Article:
Using Tools from Optogenetics to Create Light-Responsive Biomaterials: LOVTRAP-PEG Hydrogels for Dynamic Peptide Immobilization.
Hydrogel materials have become a versatile platform for in vitro cell culture due to their ability to simulate many aspects of native tissues. However, precise spatiotemporal presentation of peptides and other biomolecules has remained challenging. Here we report the use of light-sensing proteins (LSPs), more commonly used in optogenetics research, as light-activated reversible binding sites within synthetic poly(ethylene glycol) (PEG) hydrogels. We used LOVTRAP, a two component LSP system consisting of LOV2, a protein domain that can cycle reversibly between "light" and "dark" conformations in response to blue light, and a z-affibody, Zdark (Zdk), that binds the dark state of LOV2, to spatiotemporally control the presentation of a recombinant protein within PEG hydrogels. By immobilizing LOV2 within PEG gels, we were able to capture a recombinant fluorescent protein (used as a model biomolecule) containing a Zdk domain, and then release the Zdk fusion protein using blue light. Zdk was removed from LOV2-containing PEG gels using focused blue light, resulting in a 30% reduction of fluorescence compared to unexposed regions of the gel. Additionally, the reversible binding capability of LOVTRAP was observed in our system, enabling our LOV2 gels to capture and release Zdk at least three times. By adding a Zdk domain to a recombinant peptide or protein, dynamic, spatially constrained displays of non-diffusing ligands within a PEG gel could feasibly be achieved using LOV2.
Production of Phytochromes by High-Cell-Density E. coli Fermentation.
Phytochromes are important photoreceptors of plants, bacteria, and fungi responsive to light in the red and far-red spectrum. For increasing applications in basic research, synthetic biology, and materials sciences, it is required to recombinantly produce and purify phytochromes in high amounts. An ideal host organism for this purpose is E. coli due to its widespread use, fast growth, and ability for high-cell-density fermentation. Here, we describe the development of a generic platform for the production of phytochromes in E. coli that is compatible with high-cell-density fermentation. We exemplify our approach by the production of the photosensory domains of phytochrome B (PhyB) from A. thaliana and of the cyanobacterial phytochrome 1 (Cph1) from Synechocystis PCC 6803 in the multigram scale per 10 L fermentation run.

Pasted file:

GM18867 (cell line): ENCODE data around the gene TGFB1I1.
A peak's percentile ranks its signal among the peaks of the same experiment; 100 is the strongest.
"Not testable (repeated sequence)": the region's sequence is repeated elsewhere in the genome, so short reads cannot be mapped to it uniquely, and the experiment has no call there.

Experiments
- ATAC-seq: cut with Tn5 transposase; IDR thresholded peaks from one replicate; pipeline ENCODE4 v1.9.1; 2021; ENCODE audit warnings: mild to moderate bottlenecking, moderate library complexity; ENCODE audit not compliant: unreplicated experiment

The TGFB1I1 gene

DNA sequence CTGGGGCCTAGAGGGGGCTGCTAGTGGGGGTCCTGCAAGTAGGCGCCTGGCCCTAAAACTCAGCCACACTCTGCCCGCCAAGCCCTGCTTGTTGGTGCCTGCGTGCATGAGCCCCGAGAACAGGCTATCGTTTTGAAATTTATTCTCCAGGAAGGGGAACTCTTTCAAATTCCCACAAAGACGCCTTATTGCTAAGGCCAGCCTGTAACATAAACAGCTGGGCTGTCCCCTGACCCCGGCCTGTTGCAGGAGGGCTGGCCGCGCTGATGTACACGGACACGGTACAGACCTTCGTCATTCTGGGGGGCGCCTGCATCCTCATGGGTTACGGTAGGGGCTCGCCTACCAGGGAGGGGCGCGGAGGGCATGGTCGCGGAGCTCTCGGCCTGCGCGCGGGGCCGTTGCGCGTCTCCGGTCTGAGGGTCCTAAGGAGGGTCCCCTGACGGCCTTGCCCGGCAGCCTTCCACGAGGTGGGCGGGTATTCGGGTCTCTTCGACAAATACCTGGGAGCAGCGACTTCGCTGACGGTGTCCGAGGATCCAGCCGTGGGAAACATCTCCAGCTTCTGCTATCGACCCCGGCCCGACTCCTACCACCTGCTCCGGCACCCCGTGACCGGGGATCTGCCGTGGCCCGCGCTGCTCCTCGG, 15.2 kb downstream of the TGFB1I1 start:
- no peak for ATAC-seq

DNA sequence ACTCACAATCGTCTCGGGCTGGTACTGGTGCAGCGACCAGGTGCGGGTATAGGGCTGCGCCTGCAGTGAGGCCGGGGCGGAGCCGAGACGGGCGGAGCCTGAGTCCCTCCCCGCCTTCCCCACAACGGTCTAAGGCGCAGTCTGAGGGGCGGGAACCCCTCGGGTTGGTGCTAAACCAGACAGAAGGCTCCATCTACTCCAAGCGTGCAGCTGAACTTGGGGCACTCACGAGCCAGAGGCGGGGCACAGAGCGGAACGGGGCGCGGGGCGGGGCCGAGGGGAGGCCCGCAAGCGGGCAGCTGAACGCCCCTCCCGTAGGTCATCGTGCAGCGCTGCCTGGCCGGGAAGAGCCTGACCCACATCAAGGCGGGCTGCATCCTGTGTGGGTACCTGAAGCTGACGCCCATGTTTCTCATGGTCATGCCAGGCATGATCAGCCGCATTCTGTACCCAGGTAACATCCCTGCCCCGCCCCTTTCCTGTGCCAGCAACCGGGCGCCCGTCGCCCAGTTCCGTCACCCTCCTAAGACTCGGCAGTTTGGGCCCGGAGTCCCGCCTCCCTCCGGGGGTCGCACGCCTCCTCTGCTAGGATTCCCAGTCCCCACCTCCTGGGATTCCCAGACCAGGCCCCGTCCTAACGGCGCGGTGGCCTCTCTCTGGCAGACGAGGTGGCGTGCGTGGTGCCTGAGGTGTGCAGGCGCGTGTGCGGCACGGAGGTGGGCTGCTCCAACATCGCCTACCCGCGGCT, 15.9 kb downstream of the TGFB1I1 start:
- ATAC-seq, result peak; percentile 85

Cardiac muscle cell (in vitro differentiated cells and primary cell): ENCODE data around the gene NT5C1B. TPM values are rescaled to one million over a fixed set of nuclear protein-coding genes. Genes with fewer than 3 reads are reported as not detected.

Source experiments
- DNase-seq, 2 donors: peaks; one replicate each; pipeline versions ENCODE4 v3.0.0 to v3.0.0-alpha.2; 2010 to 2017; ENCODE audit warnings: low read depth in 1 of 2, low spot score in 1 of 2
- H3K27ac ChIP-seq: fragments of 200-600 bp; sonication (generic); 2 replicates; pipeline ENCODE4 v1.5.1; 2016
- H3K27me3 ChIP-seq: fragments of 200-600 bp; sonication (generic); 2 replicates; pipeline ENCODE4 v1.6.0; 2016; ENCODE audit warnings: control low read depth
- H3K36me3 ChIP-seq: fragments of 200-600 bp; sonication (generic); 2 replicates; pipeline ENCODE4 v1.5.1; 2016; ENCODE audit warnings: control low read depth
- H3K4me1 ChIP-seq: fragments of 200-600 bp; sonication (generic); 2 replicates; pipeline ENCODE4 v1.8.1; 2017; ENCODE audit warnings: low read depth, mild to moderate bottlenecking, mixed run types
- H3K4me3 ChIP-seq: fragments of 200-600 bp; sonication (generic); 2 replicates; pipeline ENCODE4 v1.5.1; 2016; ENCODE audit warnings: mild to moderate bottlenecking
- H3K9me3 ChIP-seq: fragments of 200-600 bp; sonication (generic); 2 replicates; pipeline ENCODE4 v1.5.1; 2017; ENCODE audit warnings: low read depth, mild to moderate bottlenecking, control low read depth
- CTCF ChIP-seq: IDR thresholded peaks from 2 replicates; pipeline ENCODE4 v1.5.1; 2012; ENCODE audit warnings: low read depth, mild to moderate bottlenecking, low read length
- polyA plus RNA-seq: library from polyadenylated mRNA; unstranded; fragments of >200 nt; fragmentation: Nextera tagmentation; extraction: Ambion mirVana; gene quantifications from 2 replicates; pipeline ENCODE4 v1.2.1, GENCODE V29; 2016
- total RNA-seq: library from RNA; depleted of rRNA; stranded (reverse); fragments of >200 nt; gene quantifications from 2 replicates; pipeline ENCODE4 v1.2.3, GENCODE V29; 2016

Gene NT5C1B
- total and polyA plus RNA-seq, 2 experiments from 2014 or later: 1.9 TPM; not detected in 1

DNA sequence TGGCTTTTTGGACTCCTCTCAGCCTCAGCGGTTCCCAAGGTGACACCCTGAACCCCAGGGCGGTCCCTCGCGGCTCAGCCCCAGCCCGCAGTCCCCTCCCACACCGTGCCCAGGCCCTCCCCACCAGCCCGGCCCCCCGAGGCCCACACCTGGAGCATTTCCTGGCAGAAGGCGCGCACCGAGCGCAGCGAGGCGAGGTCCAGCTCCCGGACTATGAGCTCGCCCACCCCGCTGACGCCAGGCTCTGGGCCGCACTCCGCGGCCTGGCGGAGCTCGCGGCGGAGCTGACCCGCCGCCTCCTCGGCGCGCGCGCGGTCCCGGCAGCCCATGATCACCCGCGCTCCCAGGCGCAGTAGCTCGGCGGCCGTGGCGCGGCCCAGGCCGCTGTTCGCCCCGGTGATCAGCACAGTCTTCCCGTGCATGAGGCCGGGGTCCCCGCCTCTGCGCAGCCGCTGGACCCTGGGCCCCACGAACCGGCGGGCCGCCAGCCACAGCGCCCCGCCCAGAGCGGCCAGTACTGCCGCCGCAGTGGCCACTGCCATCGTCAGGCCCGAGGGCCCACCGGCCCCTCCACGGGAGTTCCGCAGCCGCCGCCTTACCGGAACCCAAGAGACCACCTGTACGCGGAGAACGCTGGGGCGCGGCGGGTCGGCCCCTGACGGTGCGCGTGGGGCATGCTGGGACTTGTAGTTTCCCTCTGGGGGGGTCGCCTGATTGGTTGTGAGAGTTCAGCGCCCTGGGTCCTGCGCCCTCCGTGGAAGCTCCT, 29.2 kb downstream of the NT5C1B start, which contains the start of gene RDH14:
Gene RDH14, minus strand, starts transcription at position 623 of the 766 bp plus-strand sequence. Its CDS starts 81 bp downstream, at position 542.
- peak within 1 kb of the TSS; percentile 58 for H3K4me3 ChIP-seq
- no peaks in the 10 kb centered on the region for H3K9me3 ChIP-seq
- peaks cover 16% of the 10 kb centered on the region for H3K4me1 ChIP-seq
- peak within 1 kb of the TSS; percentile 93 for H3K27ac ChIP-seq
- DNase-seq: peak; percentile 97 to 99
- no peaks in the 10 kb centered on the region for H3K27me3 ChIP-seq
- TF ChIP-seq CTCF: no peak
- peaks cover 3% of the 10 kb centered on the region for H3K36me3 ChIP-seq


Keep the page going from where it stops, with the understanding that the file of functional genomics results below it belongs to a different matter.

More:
Near-infrared optogenetic genome engineering based on photon upconversion hydrogels.
Photon upconversion (UC) from near-infrared (NIR) light to visible light has enabled optogenetic manipulations in deep tissues. However, materials for NIR optogenetics have been limited to inorganic UC nanoparticles. Extension to organic triplet-triplet annihilation (TTA)-based UC systems would innovate NIR optogenetics toward the use of biocompatible materials placed at a desired position. Here, we report the first example of NIR light-triggered optogenetics by using TTA-UC hydrogels. To achieve triplet sensitization even in the highly viscous hydrogel matrices, a NIR-absorbing complex is covalently linked with energy-pooling acceptor chromophores, which significantly elongates the donor triplet lifetime. The donor and acceptor are solubilized in hydrogels formed from biocompatible Pluronic F127 micelles, and we find that the additional heat treatment endows remarkable oxygen-tolerant property to the excited triplets in the hydrogel. Combined with photoactivatable Cre recombinase (PA-Cre) technology, NIR light stimulation successfully performs genome engineering such as hippocampal dendritic spine formation involved in learning and long-term memory.